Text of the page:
In discussing the persistence of racism in the modern United States, Painter overlooks the significance of events like the housing crash, which has disproportionately impacted people of color while the right has scapegoated these victims, blaming them for Wall Street’s crisis. Such developments, more than discussions on the lack of connections between DNA and race, are vital to understanding the role that race and racism continue to play in the United States.
This omission highlights a weakness that runs throughout the book: Painter focuses almost exclusively on elite opinion, especially in academia, rarely mentioning those who dissent from white supremacist thinking and not rooting academic thought firmly enough in its political and economic context.
Similarly, she mentions challenges from within academia and from a handful of Black activists, but largely glosses over the role of mass struggle, including of whites who have challenged white supremacy directly by struggling in solidarity with Blacks.
This approach has its uses, as these elites have historically been the driving force behind the invention and propagation of racist ideas, but it leaves out the perspectives of those targeted and demonized by racism. Simply shining a light on white supremacist arguments is enough to make apparent their absurdity, often presented at the time as science.
For example, Painter recalls the Prussian “father of art history,” Johann Joachim Winckelmann, who in the eighteenth century promoted a white beauty ideal based upon Roman copies of ancient Greek statues carved in white marble. Winckelmann never traveled to Greece to see the originals, which were painted a darker hue.
Then there is Samuel George Morton, a leading American anthropologist in the mid-nineteenth century who collected and measured nearly 1,000 skulls in his lifetime, “which he judged to predict intellectual ability according to race.” Morton, a staunch white supremacist, measured ancient Egyptian skulls and concluded that most were white. Painter writes: “[A]ncient Egypt’s glory is linked to the superiority of white people…Never mind puzzling details. What looked like wooly hair in ancient Egyptian depictions Morton deems wigs worn by Egyptians over their real hair, which surely was straight and light-colored…”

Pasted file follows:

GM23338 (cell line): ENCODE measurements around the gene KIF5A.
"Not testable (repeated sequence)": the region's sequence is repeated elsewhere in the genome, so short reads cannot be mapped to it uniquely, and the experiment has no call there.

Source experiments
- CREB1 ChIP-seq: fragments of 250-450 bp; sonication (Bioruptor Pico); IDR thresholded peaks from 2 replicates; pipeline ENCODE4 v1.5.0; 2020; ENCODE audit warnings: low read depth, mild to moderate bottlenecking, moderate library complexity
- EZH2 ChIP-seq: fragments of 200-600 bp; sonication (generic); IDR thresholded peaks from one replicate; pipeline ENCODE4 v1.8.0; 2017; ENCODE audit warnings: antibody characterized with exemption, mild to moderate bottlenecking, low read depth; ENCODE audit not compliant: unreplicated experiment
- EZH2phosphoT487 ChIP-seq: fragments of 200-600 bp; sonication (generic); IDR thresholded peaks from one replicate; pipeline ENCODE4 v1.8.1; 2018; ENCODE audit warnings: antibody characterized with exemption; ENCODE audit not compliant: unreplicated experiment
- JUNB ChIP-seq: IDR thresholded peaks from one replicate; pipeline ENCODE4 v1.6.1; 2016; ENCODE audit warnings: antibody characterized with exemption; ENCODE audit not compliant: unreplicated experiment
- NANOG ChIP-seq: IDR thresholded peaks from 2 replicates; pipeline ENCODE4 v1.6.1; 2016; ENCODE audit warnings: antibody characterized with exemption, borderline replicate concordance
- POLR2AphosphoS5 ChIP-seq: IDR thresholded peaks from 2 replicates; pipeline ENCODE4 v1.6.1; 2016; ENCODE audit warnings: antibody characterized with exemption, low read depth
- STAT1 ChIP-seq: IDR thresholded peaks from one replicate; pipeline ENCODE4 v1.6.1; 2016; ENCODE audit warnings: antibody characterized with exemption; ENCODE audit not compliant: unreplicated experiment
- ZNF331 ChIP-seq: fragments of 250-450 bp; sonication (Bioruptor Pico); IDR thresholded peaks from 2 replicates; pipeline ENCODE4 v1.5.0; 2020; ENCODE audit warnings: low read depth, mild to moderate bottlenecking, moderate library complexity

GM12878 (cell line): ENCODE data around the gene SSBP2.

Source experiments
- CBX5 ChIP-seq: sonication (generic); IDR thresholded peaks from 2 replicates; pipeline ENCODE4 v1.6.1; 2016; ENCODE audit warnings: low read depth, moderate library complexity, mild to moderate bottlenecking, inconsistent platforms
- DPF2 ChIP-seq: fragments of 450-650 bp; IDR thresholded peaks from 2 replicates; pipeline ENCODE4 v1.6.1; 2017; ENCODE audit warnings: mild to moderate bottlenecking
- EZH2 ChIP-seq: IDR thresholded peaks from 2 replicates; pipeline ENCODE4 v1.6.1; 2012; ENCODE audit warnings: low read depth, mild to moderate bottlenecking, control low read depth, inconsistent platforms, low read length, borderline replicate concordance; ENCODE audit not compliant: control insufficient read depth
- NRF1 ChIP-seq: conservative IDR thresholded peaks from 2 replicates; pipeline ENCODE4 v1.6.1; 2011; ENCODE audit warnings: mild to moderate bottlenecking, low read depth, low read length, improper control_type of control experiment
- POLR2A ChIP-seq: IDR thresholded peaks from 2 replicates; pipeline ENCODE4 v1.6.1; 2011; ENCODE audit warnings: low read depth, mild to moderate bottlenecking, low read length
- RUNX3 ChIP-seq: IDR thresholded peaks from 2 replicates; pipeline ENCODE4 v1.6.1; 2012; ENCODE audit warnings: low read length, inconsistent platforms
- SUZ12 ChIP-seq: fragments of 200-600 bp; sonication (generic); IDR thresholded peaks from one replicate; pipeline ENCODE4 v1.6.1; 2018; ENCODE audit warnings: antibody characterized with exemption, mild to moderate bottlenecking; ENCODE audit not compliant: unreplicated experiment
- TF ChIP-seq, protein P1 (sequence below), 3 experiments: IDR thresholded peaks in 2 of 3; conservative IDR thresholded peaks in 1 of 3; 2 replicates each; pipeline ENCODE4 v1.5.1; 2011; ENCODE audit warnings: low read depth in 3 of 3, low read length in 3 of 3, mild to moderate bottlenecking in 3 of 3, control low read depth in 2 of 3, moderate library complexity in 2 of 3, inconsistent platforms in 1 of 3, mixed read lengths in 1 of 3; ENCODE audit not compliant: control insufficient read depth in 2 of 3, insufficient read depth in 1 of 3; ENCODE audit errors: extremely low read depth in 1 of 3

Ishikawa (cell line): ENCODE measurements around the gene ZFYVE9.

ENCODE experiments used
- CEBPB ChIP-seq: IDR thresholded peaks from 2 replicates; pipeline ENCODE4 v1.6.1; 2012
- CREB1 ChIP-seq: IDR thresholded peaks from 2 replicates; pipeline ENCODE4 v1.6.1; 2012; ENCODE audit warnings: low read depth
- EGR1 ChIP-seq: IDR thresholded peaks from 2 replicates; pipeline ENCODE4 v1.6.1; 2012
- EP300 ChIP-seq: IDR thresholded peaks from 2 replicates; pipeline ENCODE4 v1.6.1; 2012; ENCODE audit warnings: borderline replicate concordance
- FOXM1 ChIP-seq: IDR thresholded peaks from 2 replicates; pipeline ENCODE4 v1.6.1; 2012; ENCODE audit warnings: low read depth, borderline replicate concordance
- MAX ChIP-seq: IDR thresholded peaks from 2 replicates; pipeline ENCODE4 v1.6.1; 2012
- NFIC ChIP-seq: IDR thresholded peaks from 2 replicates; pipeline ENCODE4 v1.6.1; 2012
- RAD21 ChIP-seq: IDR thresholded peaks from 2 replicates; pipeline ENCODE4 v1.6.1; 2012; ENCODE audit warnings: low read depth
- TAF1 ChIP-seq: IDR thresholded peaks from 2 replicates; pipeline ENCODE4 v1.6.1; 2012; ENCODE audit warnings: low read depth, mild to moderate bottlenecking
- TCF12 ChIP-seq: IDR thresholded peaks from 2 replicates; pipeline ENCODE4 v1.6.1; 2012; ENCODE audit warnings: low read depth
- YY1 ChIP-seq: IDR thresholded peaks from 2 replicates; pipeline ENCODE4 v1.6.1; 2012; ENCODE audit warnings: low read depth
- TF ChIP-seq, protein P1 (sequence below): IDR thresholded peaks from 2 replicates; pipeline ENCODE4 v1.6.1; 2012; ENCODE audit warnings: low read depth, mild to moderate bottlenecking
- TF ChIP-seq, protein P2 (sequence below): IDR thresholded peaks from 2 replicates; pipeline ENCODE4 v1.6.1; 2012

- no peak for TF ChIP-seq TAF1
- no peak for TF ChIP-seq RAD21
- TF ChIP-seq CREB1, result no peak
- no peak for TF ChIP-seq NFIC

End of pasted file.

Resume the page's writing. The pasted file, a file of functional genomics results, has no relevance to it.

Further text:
However, the question of why self-contradictory racist ideas were promoted by academic and political elites for hundreds of years is one that Painter touches on but does not satisfactorily explain.
Painter argues that racial schemes set the poor and powerless at the bottom and the rich and powerful at the top.… [I]nnate qualities are needed to prove the justice—the naturalness and inalterability—of the status quo.” Of course, “in the United States…that often turned into a justification for African slavery.”
However, she does not pay sufficient attention to the events that precipitated the rise of racial slavery and the foundation of American definitions of whiteness as counterposed to Blackness.
The Marxist Theodore William Allen, in his classic 1975 pamphlet Class Struggle and the Origin of Racial Slavery: The Invention of the White Race, argues that beyond being simply a social construction or “yearning,” in seventeenth-century colonial Virginia “the plantation bourgeoisie established a system of social control by the institutionalization of the ‘white’ race whereby the mass of poor whites was alienated from the black proletariat and enlisted as enforcers of bourgeois power.”
Defining race in response to struggle from below